The Double-A Team: Sonic Chronicles: The Dark Brotherhood showed us how good an RPG entry could be

Cast yourself back to the late 2000s. Between Baldur’s Gate, Neverwinter Nights, and Star Wars: Knights of the Old Republic, the team at BioWare were at their peak, cementing themselves a reputation for top-class RPGs. Granted, Jade Empire wasn’t quite the success they’d hoped for, but the studio’s best had yet to come. Slowly, they’d begun preparing a new science fiction epic, one which would transcend gaming – their magnum opus, if you will. One glorious day in 2008, Sonic Chronicles: The Dark Brotherhood finally launched.

…OK, fine. Maybe I’m confusing it with Mass Effect here. Maybe. For what it’s worth though, Sonic Chronicles remains an entertaining oddity in Sonic The Hedgehog’s history. Since arriving on Mega Drive in 1991, Sonic’s been subject to countless spinoffs, taking him from hoverboard racing to the Arabian Nights, but unlike his plumber rival, there’s only ever been one RPG entry. Marking BioWare’s last game before being merged into EA, there’s more to this oft-forgotten DS spinoff than an outlier status, or Ken Penders’ amusing echidna lawsuit.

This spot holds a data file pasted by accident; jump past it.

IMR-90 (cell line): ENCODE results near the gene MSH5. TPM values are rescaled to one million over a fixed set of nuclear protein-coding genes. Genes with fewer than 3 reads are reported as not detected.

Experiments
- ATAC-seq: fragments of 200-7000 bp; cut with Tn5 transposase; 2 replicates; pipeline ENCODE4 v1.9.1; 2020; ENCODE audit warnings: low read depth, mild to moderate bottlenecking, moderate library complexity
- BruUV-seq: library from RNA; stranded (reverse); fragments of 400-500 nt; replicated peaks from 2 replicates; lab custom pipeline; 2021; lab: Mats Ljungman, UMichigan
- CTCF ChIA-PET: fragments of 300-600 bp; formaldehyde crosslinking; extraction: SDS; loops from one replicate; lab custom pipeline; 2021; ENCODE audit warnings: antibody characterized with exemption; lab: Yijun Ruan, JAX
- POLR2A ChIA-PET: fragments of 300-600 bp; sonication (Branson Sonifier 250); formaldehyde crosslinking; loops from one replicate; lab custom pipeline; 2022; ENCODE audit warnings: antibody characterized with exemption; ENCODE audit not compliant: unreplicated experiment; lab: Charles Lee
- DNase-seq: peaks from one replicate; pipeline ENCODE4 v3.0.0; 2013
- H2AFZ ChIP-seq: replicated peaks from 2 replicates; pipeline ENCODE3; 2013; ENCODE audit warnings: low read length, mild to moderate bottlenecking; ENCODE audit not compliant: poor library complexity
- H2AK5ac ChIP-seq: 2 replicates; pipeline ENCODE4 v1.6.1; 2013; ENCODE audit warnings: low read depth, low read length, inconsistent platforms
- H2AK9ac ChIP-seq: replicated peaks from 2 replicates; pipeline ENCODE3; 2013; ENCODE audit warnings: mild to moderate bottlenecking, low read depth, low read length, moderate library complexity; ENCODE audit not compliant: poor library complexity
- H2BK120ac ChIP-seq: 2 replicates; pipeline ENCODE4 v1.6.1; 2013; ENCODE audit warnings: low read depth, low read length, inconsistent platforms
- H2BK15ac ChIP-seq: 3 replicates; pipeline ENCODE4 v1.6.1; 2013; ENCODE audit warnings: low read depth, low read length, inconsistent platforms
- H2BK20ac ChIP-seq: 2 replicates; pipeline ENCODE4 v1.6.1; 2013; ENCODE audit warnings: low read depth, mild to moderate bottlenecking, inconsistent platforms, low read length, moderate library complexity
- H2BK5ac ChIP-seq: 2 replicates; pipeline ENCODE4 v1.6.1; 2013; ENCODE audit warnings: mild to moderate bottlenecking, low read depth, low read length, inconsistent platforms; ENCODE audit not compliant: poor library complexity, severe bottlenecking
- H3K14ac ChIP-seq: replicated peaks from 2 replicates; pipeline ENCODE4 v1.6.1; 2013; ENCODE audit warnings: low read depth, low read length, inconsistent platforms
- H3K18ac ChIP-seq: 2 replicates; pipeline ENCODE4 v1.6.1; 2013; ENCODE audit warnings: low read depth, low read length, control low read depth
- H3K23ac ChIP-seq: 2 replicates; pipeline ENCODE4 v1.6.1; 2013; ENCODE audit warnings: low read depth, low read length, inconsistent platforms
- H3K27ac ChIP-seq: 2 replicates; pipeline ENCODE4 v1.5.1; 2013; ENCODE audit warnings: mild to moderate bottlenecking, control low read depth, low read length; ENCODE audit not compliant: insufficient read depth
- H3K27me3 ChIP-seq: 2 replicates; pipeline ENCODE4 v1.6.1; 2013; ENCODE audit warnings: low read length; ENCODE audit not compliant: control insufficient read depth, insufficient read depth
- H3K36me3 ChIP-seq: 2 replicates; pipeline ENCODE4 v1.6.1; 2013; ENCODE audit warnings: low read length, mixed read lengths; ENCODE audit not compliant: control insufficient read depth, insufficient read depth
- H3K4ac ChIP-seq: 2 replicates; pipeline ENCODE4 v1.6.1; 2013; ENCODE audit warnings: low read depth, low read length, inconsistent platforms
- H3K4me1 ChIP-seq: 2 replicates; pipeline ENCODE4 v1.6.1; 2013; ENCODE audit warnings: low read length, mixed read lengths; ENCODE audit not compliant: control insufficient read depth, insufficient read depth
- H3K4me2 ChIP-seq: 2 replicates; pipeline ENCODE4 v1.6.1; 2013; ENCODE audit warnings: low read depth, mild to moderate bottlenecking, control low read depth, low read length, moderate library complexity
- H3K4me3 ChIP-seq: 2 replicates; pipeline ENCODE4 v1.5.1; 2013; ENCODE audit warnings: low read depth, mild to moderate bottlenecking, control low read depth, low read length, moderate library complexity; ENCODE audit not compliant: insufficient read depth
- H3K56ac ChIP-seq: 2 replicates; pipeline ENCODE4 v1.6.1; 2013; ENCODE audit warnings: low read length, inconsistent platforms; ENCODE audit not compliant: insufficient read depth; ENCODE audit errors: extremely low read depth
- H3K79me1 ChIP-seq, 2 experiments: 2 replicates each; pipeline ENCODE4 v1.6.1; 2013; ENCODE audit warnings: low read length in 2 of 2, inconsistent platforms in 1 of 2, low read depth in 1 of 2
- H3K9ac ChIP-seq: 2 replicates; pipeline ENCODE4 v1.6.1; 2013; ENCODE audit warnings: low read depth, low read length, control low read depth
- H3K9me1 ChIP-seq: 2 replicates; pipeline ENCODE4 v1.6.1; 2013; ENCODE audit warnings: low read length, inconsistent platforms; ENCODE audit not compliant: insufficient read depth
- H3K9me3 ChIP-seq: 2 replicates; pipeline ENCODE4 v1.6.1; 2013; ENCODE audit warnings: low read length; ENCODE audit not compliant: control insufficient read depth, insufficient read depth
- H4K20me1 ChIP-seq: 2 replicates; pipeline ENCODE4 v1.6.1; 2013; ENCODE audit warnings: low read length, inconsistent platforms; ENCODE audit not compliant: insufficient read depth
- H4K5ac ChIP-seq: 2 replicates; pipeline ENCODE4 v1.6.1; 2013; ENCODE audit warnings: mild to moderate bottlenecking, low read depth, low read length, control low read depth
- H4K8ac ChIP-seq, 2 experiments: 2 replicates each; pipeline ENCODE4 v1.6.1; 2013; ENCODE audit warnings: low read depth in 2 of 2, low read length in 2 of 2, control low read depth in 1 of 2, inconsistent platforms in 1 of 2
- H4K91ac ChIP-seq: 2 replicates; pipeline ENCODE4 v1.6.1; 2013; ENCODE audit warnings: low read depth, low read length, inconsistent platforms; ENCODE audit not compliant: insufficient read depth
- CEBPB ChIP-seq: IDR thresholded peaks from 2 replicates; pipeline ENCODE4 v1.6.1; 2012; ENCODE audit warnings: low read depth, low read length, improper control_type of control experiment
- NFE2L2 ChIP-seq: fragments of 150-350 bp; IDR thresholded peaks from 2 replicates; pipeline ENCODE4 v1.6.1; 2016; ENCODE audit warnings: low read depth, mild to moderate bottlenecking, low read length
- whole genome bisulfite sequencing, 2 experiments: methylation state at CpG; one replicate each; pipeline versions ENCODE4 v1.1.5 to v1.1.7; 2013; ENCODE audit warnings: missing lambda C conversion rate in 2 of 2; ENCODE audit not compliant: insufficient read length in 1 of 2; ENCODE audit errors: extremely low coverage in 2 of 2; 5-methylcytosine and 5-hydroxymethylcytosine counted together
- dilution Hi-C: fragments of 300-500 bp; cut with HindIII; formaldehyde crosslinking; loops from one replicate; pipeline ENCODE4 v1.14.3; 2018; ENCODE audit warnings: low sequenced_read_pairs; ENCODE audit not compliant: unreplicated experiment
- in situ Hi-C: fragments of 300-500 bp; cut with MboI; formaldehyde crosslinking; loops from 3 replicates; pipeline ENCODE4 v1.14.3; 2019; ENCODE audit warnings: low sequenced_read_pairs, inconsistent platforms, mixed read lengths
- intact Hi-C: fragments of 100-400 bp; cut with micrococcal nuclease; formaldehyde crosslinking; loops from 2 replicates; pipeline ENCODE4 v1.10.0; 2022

Once you begin, you’ll quickly realise this isn’t your standard Sonic adventure. Rather than work towards defeating Eggman – or whatever powerful entity he’s lost control over – Chronicles begins with his presumed death, after Sonic and friends destroy the Egg Carrier. Months later, Knuckles gets kidnapped by a mysterious group called Marauders, also taking the Chaos Emeralds for unknown purposes. Split into two arcs, Chronicles’ storytelling wasn’t as in-depth as BioWare’s other works, but combined with Sonic’s more light-hearted nature, it didn’t need to be.

Like most DS games, Chronicles utilised the touch screen heavily. Moving around with a stylus, we’d assemble a party of four to explore locations old and new, helping out local citizens with side quests. Exploration relied on a character’s special abilities to advance. So, for example, Rouge can fly short distances, while Amy can smash objects. As with many BioWare RPGs, multiple dialogue choices were present, letting us pry further for extra plot details, rush through, or offer snarky comments. This doesn’t sound like much, but there’s a personal touch here not seen in other Sonic games.

Combat took a turn-based approach, giving us your standard abilities. Each character also had a range of special attacks, utilising touch screen inputs in a manner reminiscent of Elite Beat Agents. We’d earn EXP to level up our team, choosing which individual stats and attacks to improve, even unlock joint attacks with other party members. Chao eggs were also scattered across locations, letting us build up a portable Chao Garden. When assigned to a particular character, Chao would boost our battle abilities, and we could trade them with other players too.

Left on a cliffhanger ending, the story remains unresolved thanks to EA’s acquisition of BioWare, and it’s a genuine shame we’ve not seen another Sonic RPG since. Sonic Chronicles wasn’t executed perfectly – the music quality is testament to that – but it showcased significant potential which could’ve been built upon further. Even in 2021, this fusion still offers a uniquely enjoyable adventure, one I’d argue deserves a second look.